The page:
Omar didn’t seem to have a job, but I soon realised he had a lucrative underground business selling weapons. One afternoon as we drove through the narrow alley leading to Omar’s house, a man casually stopped the car and stuck his head in the window – as if it was the most natural thing in the world – to ask if he could buy 2000 rounds of ammunition. “Come to my house,” Omar said, and when we arrived his living room looked like an armory. He had an RPG launcher, boxes of ammunition, eight rifles, two machine guns. In a box that once contained a dress from Syria, Omar had stuffed an assortment of grenades. To my displeasure, he took some out to play with, showing me how to take them apart. He also had some Israeli C4, which he brandished as if to prove that anything can be smuggled.

I asked him if he was worried about the authorities. “The army is not allowed in here,” he replied, and I asked who prevented them from coming. “We don’t allow them,” he said, “none of them will survive. Do they want another Nahr al Bared?” The police were also barred, he added: “if they come the whole town will fight.”

Opponents of Hizbollah like to describe it as a state within a state. But outside of Beirut there are few signs of any state in Lebanon, or any authority willing to assert itself – and for Sunnis, in Majd al Anjar and elsewhere, there is no Hizbollah to step into the vacuum.

Omar referred to a man called Abu Hudheifa as his sheikh and emir. When I met him he had just been released from a 10-month stay in prison; in 2004 he was arrested in Syria for trying to enter Iraq and spent eight months in a Syrian jail and three more in a Lebanese prison; he was tortured in both countries, he said.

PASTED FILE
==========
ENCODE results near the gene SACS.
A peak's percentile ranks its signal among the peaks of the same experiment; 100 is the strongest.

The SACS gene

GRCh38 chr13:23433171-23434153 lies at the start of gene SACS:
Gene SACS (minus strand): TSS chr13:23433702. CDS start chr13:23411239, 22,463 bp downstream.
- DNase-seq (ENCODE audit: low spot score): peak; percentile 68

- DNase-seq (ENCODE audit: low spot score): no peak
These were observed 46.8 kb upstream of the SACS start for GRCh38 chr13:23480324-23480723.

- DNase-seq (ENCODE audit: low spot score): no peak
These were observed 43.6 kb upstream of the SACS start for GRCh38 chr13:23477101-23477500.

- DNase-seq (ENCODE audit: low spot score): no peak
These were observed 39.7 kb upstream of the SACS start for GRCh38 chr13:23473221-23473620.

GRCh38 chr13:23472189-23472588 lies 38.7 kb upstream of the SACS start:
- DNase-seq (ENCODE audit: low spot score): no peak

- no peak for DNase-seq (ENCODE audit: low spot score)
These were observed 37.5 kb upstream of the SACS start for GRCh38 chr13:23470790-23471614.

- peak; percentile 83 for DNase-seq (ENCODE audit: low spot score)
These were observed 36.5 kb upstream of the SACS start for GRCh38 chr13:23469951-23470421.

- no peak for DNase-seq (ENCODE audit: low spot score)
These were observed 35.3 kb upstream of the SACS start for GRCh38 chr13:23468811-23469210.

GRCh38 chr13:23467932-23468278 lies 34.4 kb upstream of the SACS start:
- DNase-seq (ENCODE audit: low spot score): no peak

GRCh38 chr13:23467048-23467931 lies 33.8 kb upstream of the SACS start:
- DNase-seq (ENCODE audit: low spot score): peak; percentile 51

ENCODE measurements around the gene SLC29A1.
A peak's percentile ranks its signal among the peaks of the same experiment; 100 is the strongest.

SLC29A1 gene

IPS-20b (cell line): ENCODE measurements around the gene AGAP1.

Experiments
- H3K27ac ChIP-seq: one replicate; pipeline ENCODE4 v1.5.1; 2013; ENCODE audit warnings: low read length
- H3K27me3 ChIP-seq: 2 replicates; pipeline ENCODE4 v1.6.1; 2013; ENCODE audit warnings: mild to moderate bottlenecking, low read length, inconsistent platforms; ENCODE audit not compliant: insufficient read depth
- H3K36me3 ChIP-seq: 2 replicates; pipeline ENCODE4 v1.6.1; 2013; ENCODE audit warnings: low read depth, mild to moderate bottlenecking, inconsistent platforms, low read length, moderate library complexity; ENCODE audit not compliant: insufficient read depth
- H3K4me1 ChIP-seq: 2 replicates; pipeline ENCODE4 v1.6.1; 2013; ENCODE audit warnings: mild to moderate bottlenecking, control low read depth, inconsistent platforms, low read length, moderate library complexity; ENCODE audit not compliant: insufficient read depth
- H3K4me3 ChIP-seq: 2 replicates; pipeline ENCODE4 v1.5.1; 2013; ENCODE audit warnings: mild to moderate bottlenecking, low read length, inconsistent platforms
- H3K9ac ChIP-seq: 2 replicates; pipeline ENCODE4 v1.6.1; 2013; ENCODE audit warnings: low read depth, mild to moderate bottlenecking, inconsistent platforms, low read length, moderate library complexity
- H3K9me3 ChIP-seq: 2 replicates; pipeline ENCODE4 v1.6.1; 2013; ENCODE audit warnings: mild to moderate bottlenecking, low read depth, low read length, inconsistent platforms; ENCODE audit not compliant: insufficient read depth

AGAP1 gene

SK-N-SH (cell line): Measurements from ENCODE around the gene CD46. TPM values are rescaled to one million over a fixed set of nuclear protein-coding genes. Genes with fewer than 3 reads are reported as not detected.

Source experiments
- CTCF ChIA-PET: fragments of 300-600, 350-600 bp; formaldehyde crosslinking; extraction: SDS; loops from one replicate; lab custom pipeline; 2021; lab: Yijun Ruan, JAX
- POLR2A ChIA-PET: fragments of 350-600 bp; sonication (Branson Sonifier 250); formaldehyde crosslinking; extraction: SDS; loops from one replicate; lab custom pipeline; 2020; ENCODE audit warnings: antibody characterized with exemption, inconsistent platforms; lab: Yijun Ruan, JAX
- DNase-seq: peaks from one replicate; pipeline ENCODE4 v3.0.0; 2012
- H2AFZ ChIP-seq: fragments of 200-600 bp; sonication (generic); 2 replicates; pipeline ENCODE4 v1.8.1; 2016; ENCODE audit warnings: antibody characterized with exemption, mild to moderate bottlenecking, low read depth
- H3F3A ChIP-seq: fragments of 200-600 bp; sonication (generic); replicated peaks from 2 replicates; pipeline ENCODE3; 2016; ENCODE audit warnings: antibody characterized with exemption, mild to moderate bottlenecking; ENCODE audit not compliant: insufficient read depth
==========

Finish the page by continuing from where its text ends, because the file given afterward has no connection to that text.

Abu Hudheifa told me he thought Majd al Anjar was special because it had a lot of religious people of the same colour – meaning Sunni. “We have a lot of people who went to Iraq and were killed there so we have people who love jihad,” he said.

One night in June close to midnight Omar called to tell me they had just received word that two local boys, Abdallah Abdel Khalaq and Firas Yamin, had blown themselves up in Iraq on two consecutive days. 20-year-old Abdallah had called his family to say goodbye and announce his plan. At noon the next day he blew himself up while driving down a crowded Baghdad street. Two hours later his companions informed his parents, who proudly distributed sweets to celebrate. “If I had a chance” to go to Iraq, Omar said, “I would go.”